Wetherall, George Augustus (DNB00)
|←Wetherall, Frederick Augustus||Dictionary of National Biography, 1885-1900, Volume 60
Wetherall, George Augustus
WETHERALL, Sir GEORGE AUGUSTUS (1788–1868), general, born in 1788, was the son of General Sir Frederick Augustus Wetherall [q. v.] He was educated at the Hyde Abbey school, Winchester, and the Military College, Farnham, being already commissioned as lieutenant in the 7th (royal fusiliers) on 29 July 1795. In 1798 he was placed on half-pay, but on 9 July 1803 he joined the regiment of Nova Scotia fencibles formed by his father. Hitherto his name had been shown in the army list as ‘F. Augustus,’ but the seniority given to him marks his identity. He became captain on 13 May 1805, and exchanged to the 1st (royals) on 27 Nov. 1806.
He was brigade-major under his father at the Cape of Good Hope in 1809, was taken prisoner with him on passage to India in 1810, and served as his aide-de-camp in the conquest of Java in 1811. He was made brevet major on 12 Aug. 1819, and regimental major on 30 Dec. He was military secretary to the commander-in-chief at Madras from 1822 to 1825, and deputy judge-advocate-general in 1826. On 11 Dec. 1824 he was made brevet lieutenant-colonel, and on 7 Aug. 1828 lieutenant-colonel of the royals. He commanded the second battalion of it at Bangalore, in the Madras presidency, brought it home in 1831, and went with it to Canada in 1836. He was in command of the troops at Montreal when the insurrection broke out in the autumn of 1837. On 25 Nov., at the head of four companies of the royals, a detachment of the 66th, and a troop of Montreal cavalry, with two six-pounders, he stormed a stockade held by the insurgents at St. Charles. His horse was shot and he lost twenty-one men. On 15 Dec., at the head of a brigade consisting of the royals and some colonial troops, he took part in the action of St. Eustache under Sir John Colborne, afterwards Lord Seaton [q. v.] (London Gazette, 26 Jan. 1838). He had received the Hanoverian order (K.H.) in 1833. He was made C.B. on 13 June 1838, brevet colonel on 28 June, and aide-de-camp to the queen on 29 July 1842.
He left the royals on 14 July 1843, being appointed deputy adjutant-general in North America, whence he passed on 8 April 1850 to a similar post at headquarters. He was promoted major-general on 11 Nov. 1851, and was appointed adjutant-general on 1 Dec. 1854. He held this office for six years, and has been described as ‘an officer of the Lord Hill type,’ well acquainted with his duties, and genial in the discharge of them (Stoqueler, Personal History of the Horse Guards, p. 251). From 1860 to 1865 he had command in the northern district, and on 21 Aug. 1866 he was appointed governor of Sandhurst College. He had been given the colonelcy of the 84th foot on 15 June 1854, and had become lieutenant-general on 8 Sept. 1857, and general on 23 Oct. 1863. He was made K.C.B. on 5 Feb. 1856, and received the grand cross on 28 March 1865.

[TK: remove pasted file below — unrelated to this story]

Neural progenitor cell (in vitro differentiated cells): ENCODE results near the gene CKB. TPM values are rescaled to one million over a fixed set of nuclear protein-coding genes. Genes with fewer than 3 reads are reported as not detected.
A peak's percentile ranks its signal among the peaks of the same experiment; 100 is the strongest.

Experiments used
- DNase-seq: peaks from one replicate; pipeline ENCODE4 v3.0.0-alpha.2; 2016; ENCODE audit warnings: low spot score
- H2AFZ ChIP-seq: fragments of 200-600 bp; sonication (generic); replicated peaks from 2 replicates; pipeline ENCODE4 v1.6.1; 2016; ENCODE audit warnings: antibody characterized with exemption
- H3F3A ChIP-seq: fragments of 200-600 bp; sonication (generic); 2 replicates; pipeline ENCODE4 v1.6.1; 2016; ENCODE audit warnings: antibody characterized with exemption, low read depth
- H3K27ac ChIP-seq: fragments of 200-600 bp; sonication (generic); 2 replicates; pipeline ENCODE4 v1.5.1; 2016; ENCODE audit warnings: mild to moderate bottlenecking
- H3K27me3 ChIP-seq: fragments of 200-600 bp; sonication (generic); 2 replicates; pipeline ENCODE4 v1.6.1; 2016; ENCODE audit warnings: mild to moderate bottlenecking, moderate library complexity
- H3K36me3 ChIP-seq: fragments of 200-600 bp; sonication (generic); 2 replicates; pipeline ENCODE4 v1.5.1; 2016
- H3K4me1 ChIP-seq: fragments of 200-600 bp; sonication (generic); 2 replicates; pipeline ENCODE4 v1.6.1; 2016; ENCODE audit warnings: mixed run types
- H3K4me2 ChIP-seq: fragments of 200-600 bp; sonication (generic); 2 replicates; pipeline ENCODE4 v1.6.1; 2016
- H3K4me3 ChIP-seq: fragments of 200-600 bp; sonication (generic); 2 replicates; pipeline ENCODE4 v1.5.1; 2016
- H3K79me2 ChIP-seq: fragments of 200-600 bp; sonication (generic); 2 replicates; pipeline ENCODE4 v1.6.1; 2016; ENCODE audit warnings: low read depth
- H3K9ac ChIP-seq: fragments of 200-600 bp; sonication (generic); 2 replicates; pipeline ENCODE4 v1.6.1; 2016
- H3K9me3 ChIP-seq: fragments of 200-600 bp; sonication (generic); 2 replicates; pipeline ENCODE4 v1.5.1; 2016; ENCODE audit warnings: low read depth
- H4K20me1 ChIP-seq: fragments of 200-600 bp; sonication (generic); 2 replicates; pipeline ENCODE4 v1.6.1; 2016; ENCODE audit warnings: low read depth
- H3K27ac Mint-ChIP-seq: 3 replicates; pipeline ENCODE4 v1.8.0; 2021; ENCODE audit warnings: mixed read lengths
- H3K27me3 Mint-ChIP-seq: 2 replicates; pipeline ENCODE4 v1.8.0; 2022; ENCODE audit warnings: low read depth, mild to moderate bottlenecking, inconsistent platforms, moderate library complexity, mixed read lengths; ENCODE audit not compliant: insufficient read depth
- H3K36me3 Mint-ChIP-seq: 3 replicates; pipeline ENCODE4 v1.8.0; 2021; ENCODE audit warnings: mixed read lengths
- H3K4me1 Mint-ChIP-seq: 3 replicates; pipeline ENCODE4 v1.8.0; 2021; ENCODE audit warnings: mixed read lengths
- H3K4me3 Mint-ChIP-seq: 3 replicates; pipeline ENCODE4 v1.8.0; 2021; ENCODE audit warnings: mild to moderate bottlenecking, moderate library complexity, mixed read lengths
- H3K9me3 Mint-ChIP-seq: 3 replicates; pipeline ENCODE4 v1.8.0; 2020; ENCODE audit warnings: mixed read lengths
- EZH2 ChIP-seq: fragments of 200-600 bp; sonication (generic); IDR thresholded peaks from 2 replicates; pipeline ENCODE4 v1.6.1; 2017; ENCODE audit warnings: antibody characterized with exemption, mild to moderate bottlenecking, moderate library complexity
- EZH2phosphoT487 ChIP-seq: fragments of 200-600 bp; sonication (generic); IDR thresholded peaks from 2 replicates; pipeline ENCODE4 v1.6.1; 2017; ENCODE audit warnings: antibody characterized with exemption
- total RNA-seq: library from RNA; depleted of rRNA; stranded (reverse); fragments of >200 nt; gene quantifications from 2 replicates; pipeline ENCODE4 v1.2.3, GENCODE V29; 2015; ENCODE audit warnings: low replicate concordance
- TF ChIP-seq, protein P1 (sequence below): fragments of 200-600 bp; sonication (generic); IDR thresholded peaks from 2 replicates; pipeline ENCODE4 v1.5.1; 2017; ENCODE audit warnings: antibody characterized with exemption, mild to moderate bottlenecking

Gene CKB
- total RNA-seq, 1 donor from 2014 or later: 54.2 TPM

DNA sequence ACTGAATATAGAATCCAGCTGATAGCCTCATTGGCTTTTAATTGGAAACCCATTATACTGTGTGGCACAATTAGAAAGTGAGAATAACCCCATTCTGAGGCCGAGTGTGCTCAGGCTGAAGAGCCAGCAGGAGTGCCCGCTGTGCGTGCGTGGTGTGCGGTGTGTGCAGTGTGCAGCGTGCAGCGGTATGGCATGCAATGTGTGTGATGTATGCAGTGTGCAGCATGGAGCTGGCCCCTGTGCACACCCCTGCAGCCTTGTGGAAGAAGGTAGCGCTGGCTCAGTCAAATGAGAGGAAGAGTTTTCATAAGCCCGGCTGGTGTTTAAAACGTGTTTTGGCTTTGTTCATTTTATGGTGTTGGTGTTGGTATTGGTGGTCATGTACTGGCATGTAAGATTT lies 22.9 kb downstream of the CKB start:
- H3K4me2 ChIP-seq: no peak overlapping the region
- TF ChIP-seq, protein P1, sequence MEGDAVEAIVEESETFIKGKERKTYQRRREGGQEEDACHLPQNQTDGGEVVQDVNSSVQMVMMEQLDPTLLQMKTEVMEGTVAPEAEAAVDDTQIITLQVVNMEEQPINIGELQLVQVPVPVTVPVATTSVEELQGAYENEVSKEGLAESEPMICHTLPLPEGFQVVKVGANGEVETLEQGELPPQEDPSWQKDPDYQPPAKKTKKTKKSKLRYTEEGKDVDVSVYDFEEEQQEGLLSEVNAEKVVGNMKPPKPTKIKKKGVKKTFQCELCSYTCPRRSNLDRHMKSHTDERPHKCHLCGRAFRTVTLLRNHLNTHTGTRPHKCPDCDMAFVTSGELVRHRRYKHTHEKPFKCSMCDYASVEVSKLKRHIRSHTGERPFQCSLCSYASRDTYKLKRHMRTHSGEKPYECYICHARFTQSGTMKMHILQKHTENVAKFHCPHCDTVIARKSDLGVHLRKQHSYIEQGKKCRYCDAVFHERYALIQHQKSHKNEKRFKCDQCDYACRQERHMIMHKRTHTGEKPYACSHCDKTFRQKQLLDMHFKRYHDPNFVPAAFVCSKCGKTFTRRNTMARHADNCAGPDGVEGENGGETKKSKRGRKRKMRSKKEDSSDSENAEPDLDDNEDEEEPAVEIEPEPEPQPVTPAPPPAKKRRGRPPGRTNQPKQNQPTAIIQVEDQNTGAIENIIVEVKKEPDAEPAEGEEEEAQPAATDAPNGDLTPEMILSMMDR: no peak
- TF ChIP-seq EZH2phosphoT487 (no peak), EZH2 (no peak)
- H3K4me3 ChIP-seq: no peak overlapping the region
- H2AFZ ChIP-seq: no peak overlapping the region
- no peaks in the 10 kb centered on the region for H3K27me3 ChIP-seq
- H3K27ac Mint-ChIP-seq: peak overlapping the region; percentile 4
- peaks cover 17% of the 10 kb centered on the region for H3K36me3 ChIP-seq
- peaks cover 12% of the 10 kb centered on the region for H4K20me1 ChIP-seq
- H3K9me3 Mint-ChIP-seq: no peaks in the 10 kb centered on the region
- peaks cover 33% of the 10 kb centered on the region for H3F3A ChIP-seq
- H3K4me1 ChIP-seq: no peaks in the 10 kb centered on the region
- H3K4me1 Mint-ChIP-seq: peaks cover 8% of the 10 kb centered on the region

He died at Sandhurst on 8 April 1868, aged 80. In 1812 he married Frances, daughter of Captain Denton, E.I.C.S., and left one son.
His son, Sir Edward Robert Wetherall (d. 1869), major-general, entered the army on 27 June 1834, as ensign in his father's regiment, the 1st (royals). He became lieutenant on 22 Aug. 1837, and served in the Canadian rebellion. He distinguished himself in the attack on St. Eustache (Lysons, Early Reminiscences, p. 86). Promoted captain on 19 Dec. 1845, he exchanged to the Scots fusilier guards on 15 July 1854. He served in the Crimea, as assistant quartermaster-general, till the fall of Sebastopol, and was the guide of the cavalry in the flank march to Balaclava (Kinglake, iii. 82, 494). He was made brevet major on 12 Dec. 1854, and brevet lieutenant-colonel on 17 July 1855. He was afterwards deputy quartermaster-general to the Turkish contingent at Kertch, and director-general of land transport (which he reorganised) in the Crimea. He received the medal with four clasps, C.B., Legion of Honour (fifth class), Medjidie (third class), and Turkish medal. On 11 Dec. 1855 he was made aide-de-camp to the queen, and colonel.
He was appointed deputy quartermaster-general to the forces in China in 1857, but was employed in India, owing to the outbreak of the mutiny. He was chief of the staff of the central India field force under Sir Hugh Henry Rose (afterwards Lord Strathnairn) [q. v.]; and was present at the storming of Kunch and the battle of Gulauli, 22 May 1858, in which his horse was shot. He afterwards commanded a field force in South Oude, as brigadier, and on 3 Nov. stormed the fort of Rampur Kussia, taking twenty-three guns. He lost seventy-eight men; and Sir Colin Campbell was ‘much put out’ that he had not waited for Sir Hope Grant, as had been arranged (Grant, Incidents of the Sepoy War, p. 365). He received the medal and clasp, and was given an unattached lieutenant-colonelcy for his services in central India (London Gazette, 26 April 1859).
He was appointed deputy quartermaster-general to the forces in Ireland on 28 Jan. 1859, and one of the rewards for distinguished service was conferred on him on 20 Dec. 1861. On 28 April 1865 he was made deputy quartermaster-general at headquarters, and in 1868 he succeeded Sir Thomas Larcom as under-secretary in Ireland. He was made K.C.S.I. on 16 Sept. 1867, and promoted major-general on 8 March 1869.
He died suddenly in Dublin on 11 May 1869, having already won ‘the cordial respect of all with whom he had official intercourse’ (Times, 14 May 1869). On 26 Jan. 1847 he married Katherine, daughter of John Durie of Astley Hall, Lancashire, and left three sons and three daughters.[Gent. Mag. 1868, i. 690; Cannon's Records of the 1st (Royals), pp. 256, &c.; Annual Reg. 1838, p. 10; Burke's Landed Gentry; United Service Mag. 1869, ii. 285.]